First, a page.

Although Appellant was charged with a crime denominated a "petty" offense, it is clear that he was entitled, at his election, to a trial conducted in the United States District Court according to the Federal Rules of Criminal Procedure. 18 U.S.C. Rules 1, 54. See Argersinger v. Hamlin, 407 U.S. 25, 92 S. Ct. 2006, 32 L.Ed.2d 530 (1972). Appellant's pre-trial motions must therefore be considered on the same footing as though a more serious underlying offense were involved. In weighing this aspect of the present appeal, the Court will examine each of the trial court's rulings on Appellant's motions without regard to the character or seriousness of the crime charged.

Motion for a Continuance

Appellant contends that he sought a continuance from the trial court so that he might effectively seek out witnesses and evidence for his defense. More specifically, Appellant claims that he was relying heavily on the possibility that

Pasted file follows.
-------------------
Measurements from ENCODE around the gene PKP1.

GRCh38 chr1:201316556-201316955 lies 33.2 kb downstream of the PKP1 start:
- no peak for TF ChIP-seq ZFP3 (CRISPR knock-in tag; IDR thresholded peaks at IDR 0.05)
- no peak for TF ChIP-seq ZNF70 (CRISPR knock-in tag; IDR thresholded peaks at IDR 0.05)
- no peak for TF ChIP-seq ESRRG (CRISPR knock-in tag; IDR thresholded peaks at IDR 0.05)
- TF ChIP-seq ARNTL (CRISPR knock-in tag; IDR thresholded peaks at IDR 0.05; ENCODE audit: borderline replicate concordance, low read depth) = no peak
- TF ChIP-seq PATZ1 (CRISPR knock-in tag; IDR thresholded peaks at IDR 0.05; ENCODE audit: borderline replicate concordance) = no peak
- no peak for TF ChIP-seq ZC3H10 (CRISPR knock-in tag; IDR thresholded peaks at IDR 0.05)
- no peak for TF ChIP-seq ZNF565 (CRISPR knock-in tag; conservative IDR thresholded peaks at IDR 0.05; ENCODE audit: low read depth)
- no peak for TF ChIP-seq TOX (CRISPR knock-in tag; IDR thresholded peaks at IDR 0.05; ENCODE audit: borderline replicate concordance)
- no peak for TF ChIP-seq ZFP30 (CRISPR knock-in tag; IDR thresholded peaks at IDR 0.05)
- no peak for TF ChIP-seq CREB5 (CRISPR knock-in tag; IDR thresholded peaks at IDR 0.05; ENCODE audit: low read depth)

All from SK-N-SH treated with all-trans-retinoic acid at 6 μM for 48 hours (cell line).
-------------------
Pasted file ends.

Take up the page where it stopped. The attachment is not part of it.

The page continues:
484 F.2d 934
there might be TV news film, still pictures or other visual recording of the Pentagon demonstration which would exculpate him. However, Appellant contends that he could not obtain such evidence during the intervening weekend between his arraignment and trial, and therefore the trial court's denial of his motion for a continuance wrongfully denied him effective assistance of counsel